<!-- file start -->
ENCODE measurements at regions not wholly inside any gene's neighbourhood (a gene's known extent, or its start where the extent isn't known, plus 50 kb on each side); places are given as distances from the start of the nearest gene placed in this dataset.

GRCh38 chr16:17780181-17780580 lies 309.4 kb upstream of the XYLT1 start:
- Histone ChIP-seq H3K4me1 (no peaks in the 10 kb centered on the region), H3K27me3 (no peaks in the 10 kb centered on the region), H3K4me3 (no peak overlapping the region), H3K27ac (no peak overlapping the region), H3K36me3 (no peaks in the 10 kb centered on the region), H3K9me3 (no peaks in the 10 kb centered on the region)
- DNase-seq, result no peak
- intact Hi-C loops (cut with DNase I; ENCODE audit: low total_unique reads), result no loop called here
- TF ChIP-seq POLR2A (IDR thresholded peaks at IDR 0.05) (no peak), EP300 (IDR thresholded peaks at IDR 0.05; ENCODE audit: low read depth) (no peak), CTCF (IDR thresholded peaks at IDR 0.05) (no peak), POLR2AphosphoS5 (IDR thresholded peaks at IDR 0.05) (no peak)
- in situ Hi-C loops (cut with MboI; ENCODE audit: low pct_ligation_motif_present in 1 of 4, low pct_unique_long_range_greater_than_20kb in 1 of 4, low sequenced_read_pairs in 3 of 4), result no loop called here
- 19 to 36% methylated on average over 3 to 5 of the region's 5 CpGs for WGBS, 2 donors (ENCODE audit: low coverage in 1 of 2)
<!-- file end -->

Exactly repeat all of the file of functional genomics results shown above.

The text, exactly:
ENCODE measurements at regions not wholly inside any gene's neighbourhood (a gene's known extent, or its start where the extent isn't known, plus 50 kb on each side); places are given as distances from the start of the nearest gene placed in this dataset.

GRCh38 chr16:17780181-17780580 lies 309.4 kb upstream of the XYLT1 start:
- Histone ChIP-seq H3K4me1 (no peaks in the 10 kb centered on the region), H3K27me3 (no peaks in the 10 kb centered on the region), H3K4me3 (no peak overlapping the region), H3K27ac (no peak overlapping the region), H3K36me3 (no peaks in the 10 kb centered on the region), H3K9me3 (no peaks in the 10 kb centered on the region)
- DNase-seq, result no peak
- intact Hi-C loops (cut with DNase I; ENCODE audit: low total_unique reads), result no loop called here
- TF ChIP-seq POLR2A (IDR thresholded peaks at IDR 0.05) (no peak), EP300 (IDR thresholded peaks at IDR 0.05; ENCODE audit: low read depth) (no peak), CTCF (IDR thresholded peaks at IDR 0.05) (no peak), POLR2AphosphoS5 (IDR thresholded peaks at IDR 0.05) (no peak)
- in situ Hi-C loops (cut with MboI; ENCODE audit: low pct_ligation_motif_present in 1 of 4, low pct_unique_long_range_greater_than_20kb in 1 of 4, low sequenced_read_pairs in 3 of 4), result no loop called here
- 19 to 36% methylated on average over 3 to 5 of the region's 5 CpGs for WGBS, 2 donors (ENCODE audit: low coverage in 1 of 2)